Benchmarks show that iOS updates don't slow down old iPhones
MANILA, Philippines – Every year, it seems to be a tradition among iPhone owners to complain about the perceived slowdown brought about by an iOS upgrade. The refrain is no different this year as Apple introduced its newest mobile operating system, the iOS 11.
"The upgrade slowed my phone down, so I'll be forced to upgrade to a new phone," your disgruntled iPhone-owning friend might say.
However, benchmarks released by third-party company Futuremark reveals another story: the OS upgrades don't affect the performance of older iPhone models negatively.
Futuremark is the company behind 3DMark, among other benchmarking tools. Like many benchmarking tools, it gives devices a stress test, measures several metrics, and rounds everything off to a single number that makes for easy comparisons among devices. In 3DMark's case, it tasks phones with the rendering of demanding visuals and graphics, and weighs how efficiently and effectively the phone performs the task.
Futuremark recently performed the test on older iPhones (5s, 6, 6s, 7) running on iOS 11. They then compared the results of that test with those from prior tests using the iOS 9 and the iOS 10. The phones were tested on a monthly basis. All these results were then arranged in a bar graph. The summary: the decline in performance among the phones across several OSes is ever so slight.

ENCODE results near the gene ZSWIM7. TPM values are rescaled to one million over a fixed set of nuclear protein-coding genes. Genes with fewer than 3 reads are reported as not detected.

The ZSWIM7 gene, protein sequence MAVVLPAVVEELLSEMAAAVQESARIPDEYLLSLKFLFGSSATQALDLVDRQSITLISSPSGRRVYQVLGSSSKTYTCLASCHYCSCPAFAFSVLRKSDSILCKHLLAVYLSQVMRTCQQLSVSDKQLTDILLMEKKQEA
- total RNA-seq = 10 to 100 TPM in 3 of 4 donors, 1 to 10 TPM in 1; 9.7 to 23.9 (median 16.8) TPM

Check out the graphs:
At least by one benchmark, the speculation that new iOS versions slow down old phones may be an exaggeration. Looking at the charts, there is a little decline in score comparing the first and the latest test – but not nearly as grave as some owners may lead you to believe.
Futuremark performed the tests after Google trends showed that searches for "iPhone slow" increased every time Apple released a new model – with some perceiving that Apple intentionally slows old phones down so people will buy the newest models.
The company did offer some insights as to why some people feel like their phones are slower after an update.
"An update might add new features that use more resources or require more processing power. New apps developed for the latest models might not run as smoothly on older devices. Conversely, apps designed for an earlier version of iOS might not take full advantage of optimizations in the latest version," said the company in an online press release.
"And then there is always the psychological effect of knowing that there is a new and improved model available, which can make your own device seem outdated," the company concluded. – Rappler.com